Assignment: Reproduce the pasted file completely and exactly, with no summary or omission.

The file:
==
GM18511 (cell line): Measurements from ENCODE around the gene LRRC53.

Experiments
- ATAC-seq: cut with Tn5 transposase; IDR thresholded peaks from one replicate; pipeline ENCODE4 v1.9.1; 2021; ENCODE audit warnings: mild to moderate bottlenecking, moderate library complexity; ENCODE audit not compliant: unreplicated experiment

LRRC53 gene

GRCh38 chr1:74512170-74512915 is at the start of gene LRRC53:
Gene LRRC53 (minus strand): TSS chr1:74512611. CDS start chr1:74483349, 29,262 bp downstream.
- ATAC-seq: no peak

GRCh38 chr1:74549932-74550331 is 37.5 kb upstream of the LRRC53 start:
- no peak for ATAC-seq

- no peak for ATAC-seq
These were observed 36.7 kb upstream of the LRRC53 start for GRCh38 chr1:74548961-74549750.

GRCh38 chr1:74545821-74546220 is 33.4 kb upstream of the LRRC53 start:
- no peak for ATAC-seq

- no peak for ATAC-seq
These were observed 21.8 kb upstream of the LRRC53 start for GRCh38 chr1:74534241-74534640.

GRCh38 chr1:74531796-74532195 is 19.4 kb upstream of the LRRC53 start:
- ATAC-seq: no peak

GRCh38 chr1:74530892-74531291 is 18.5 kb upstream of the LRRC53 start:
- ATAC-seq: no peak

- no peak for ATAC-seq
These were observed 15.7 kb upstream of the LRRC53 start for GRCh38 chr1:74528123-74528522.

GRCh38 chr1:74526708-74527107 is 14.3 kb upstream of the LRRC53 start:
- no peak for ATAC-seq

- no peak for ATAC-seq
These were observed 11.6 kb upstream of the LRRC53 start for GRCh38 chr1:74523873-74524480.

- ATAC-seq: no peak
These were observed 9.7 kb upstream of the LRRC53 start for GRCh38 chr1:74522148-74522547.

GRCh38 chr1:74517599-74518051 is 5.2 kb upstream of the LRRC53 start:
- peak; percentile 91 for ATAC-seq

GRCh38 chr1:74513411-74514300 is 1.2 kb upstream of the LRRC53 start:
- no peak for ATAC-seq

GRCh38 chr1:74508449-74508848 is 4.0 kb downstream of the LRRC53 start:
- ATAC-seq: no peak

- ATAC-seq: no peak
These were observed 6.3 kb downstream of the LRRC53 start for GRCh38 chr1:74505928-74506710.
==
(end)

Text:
GM18511 (cell line): Measurements from ENCODE around the gene LRRC53.

Experiments
- ATAC-seq: cut with Tn5 transposase; IDR thresholded peaks from one replicate; pipeline ENCODE4 v1.9.1; 2021; ENCODE audit warnings: mild to moderate bottlenecking, moderate library complexity; ENCODE audit not compliant: unreplicated experiment

LRRC53 gene

GRCh38 chr1:74512170-74512915 is at the start of gene LRRC53:
Gene LRRC53 (minus strand): TSS chr1:74512611. CDS start chr1:74483349, 29,262 bp downstream.
- ATAC-seq: no peak

GRCh38 chr1:74549932-74550331 is 37.5 kb upstream of the LRRC53 start:
- no peak for ATAC-seq

- no peak for ATAC-seq
These were observed 36.7 kb upstream of the LRRC53 start for GRCh38 chr1:74548961-74549750.

GRCh38 chr1:74545821-74546220 is 33.4 kb upstream of the LRRC53 start:
- no peak for ATAC-seq

- no peak for ATAC-seq
These were observed 21.8 kb upstream of the LRRC53 start for GRCh38 chr1:74534241-74534640.

GRCh38 chr1:74531796-74532195 is 19.4 kb upstream of the LRRC53 start:
- ATAC-seq: no peak

GRCh38 chr1:74530892-74531291 is 18.5 kb upstream of the LRRC53 start:
- ATAC-seq: no peak

- no peak for ATAC-seq
These were observed 15.7 kb upstream of the LRRC53 start for GRCh38 chr1:74528123-74528522.

GRCh38 chr1:74526708-74527107 is 14.3 kb upstream of the LRRC53 start:
- no peak for ATAC-seq

- no peak for ATAC-seq
These were observed 11.6 kb upstream of the LRRC53 start for GRCh38 chr1:74523873-74524480.

- ATAC-seq: no peak
These were observed 9.7 kb upstream of the LRRC53 start for GRCh38 chr1:74522148-74522547.

GRCh38 chr1:74517599-74518051 is 5.2 kb upstream of the LRRC53 start:
- peak; percentile 91 for ATAC-seq

GRCh38 chr1:74513411-74514300 is 1.2 kb upstream of the LRRC53 start:
- no peak for ATAC-seq

GRCh38 chr1:74508449-74508848 is 4.0 kb downstream of the LRRC53 start:
- ATAC-seq: no peak

- ATAC-seq: no peak
These were observed 6.3 kb downstream of the LRRC53 start for GRCh38 chr1:74505928-74506710.